kero-queueAs from 1st January 2016, the government stopped paying subsidy to oil marketers for the importation of petrol and household kerosene. As a result, the official price of ‘household kerosene’ was increased from N50 a litre to N83 a litre.

Even when the official price was N50a litre, only NNPC retail outlets sold it at that price. Long queues to buy kerosene at the official price were regularly seen. Many people spent days on end queuing or had to bribe the petrol station attendants. Most other users regularly bought keor for up to N150 per litre from neighbourhood retailers.

The rise in kerosene’s official price led to an increase in the open market price. This is causing ripples among the masses as the government is inflicting more pains on them. The Bureau of Statistics says an average Nigerian household spends about N500 daily on food, but half of this is spent on kerosene. So the huge hike in the price of kero is having a massive impact on many poor families, especially in urban areas.

The only realistic alternative to expensive kero, at least for the poor, is charcoal or firewood. These were already the top sources of household energy. Nearly three quarters of rural and poor urban households were using the traditional ‘three-stone fire’. According to the World Health Organization, smoke from these fires causes 95,000 deaths annually, ranking as the nation’s largest killer after malaria and HIV/AIDS. These deaths will increase with the kero price hike.

The price hike will also lead to the cutting down of more trees. This is bad news for the forests and the environment generally – contributing to global warming. Nigeria’s forest cover has already dropped far below the 25 per cent level recommended by the Food and Agriculture Organisation, FAO.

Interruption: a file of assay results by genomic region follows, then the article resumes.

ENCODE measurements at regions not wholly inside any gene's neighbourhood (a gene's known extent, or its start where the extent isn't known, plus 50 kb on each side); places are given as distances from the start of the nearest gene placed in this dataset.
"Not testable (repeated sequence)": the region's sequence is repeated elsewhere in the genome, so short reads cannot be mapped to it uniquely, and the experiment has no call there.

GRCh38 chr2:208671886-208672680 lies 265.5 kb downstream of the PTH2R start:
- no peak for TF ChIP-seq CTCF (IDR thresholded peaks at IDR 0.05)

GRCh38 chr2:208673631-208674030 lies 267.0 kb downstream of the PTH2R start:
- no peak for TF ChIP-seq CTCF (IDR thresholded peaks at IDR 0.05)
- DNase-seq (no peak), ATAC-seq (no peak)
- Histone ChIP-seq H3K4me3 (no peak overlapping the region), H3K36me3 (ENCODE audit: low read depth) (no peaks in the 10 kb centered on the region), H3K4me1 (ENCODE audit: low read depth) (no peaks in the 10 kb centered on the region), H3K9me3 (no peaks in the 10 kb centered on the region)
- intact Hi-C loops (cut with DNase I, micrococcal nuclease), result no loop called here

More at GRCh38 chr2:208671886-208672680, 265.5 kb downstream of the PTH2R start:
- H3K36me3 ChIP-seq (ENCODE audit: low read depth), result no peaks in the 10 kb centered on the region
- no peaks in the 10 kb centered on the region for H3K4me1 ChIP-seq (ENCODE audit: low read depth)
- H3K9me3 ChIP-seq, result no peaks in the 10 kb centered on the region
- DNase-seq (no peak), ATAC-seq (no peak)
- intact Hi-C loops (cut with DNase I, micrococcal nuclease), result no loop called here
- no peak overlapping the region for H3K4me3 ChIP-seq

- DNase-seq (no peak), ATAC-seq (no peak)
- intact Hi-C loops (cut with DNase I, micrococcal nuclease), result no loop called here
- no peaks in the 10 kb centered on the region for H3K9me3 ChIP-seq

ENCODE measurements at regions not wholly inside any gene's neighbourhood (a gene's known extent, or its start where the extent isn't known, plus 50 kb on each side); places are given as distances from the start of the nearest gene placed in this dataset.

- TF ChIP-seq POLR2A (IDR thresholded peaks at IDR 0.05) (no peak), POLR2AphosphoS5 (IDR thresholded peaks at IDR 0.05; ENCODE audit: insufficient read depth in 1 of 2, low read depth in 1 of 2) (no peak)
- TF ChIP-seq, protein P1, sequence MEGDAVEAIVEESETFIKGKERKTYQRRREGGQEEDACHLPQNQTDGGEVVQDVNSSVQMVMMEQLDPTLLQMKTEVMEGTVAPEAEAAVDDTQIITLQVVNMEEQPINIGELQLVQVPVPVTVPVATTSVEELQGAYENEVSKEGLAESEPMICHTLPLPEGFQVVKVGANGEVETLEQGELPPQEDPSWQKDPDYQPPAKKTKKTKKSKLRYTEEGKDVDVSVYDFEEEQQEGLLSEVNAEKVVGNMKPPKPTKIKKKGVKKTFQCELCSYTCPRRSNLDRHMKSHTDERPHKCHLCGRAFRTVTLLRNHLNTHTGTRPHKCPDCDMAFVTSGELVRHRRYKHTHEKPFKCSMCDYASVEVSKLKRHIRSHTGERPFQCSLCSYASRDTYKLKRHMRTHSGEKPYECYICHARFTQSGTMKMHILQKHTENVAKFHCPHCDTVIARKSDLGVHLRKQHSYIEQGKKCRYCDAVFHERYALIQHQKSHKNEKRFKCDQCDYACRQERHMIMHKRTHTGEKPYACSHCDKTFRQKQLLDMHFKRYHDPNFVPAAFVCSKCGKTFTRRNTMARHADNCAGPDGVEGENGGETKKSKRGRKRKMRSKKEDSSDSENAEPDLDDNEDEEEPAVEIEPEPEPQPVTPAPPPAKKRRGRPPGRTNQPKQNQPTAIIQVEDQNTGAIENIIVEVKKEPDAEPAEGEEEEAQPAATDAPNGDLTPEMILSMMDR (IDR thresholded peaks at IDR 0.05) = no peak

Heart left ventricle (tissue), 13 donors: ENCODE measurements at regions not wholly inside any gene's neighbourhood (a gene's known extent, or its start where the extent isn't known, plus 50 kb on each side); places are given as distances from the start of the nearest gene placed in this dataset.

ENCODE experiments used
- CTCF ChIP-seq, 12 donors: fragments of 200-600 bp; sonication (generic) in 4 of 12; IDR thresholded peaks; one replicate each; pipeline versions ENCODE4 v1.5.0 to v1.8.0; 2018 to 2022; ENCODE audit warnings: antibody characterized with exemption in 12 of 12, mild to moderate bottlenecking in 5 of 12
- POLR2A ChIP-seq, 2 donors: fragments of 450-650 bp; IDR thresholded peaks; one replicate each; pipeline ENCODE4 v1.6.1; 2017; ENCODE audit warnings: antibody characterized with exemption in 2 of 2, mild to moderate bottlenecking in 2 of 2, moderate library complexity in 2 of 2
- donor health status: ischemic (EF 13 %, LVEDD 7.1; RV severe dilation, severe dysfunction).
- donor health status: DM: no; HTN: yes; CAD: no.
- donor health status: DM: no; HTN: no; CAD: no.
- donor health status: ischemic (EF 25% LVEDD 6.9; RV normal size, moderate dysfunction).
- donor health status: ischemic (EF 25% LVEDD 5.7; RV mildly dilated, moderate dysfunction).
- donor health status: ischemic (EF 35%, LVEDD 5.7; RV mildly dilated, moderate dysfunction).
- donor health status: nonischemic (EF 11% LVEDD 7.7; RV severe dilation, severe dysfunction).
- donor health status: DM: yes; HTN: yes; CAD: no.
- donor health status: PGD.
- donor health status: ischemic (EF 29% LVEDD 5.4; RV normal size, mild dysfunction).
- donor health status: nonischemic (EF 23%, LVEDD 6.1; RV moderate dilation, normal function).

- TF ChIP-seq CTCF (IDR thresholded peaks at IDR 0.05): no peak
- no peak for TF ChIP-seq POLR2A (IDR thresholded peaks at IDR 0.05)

In the last few years the government tried to introduce other options such as the clean cook stove. More efficient charcoal stoves could save 80% of the trees, but these are expensive and so not popular or affordable for most poor people.

Experts say that liquid petroleum gas (LPG) could be another option. The gas being flared and causing environmental pollution in the Niger Delta could be converted for domestic use. But this will require proper subsidies to ensure that this is a practical option for most families.

There are huge health and environmental benefits for families switching from charcoal or wood to kerosene or gas.  But this needs government subsidies to make these affordable for most families. At the moment the populace rightly perceives gas as the fuel of the rich rich.

The Buhari government claims it wants to help the popular masses, but the ending of subsidies on kerosene and the failure to control gas flaring in the Niger Delta is having a terrible impact.  If the government is serious about helping the poor and reducing climate change then it has to take action to re-introduce subsidies for kerosene. It also has to force the oil companies to convert gas for domestic use and make the stoves and gas cylinders available at affordable prices for the poor.

- Drew Povey